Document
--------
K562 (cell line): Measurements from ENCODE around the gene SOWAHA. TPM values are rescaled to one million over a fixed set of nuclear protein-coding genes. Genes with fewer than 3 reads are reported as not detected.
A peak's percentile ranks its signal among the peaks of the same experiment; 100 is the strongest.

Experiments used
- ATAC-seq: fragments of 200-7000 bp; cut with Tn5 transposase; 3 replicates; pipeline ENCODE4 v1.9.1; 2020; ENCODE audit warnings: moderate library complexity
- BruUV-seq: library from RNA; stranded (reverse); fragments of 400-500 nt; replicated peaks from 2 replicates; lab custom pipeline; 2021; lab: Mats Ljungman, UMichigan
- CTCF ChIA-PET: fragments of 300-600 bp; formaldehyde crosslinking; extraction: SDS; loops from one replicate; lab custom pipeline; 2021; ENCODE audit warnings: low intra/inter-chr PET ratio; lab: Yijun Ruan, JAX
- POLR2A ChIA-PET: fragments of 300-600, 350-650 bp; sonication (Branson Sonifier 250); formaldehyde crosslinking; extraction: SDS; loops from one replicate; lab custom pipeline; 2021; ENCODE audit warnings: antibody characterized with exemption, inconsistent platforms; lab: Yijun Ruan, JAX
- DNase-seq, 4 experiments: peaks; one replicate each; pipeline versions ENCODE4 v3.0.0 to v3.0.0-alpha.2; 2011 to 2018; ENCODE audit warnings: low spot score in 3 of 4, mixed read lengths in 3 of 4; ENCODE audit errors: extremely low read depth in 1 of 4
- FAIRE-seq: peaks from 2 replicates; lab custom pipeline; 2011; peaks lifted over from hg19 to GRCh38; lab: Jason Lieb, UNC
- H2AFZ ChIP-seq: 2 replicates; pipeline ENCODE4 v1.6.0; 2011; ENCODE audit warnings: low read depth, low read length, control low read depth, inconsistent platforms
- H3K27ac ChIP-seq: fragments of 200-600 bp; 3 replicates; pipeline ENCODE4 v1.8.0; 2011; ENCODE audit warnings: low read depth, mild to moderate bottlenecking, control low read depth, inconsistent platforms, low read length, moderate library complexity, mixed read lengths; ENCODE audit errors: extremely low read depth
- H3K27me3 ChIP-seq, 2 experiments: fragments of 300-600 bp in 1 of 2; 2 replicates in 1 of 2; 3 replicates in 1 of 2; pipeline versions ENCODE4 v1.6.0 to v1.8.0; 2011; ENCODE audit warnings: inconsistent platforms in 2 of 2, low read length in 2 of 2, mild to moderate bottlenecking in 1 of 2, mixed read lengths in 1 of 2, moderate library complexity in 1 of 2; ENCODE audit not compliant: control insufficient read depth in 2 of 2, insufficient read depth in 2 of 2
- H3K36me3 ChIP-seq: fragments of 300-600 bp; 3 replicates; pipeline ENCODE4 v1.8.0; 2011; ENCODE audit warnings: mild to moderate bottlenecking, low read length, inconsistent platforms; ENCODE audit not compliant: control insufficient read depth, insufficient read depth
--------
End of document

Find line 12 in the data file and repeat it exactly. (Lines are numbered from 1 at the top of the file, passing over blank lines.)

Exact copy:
- H3K27me3 ChIP-seq, 2 experiments: fragments of 300-600 bp in 1 of 2; 2 replicates in 1 of 2; 3 replicates in 1 of 2; pipeline versions ENCODE4 v1.6.0 to v1.8.0; 2011; ENCODE audit warnings: inconsistent platforms in 2 of 2, low read length in 2 of 2, mild to moderate bottlenecking in 1 of 2, mixed read lengths in 1 of 2, moderate library complexity in 1 of 2; ENCODE audit not compliant: control insufficient read depth in 2 of 2, insufficient read depth in 2 of 2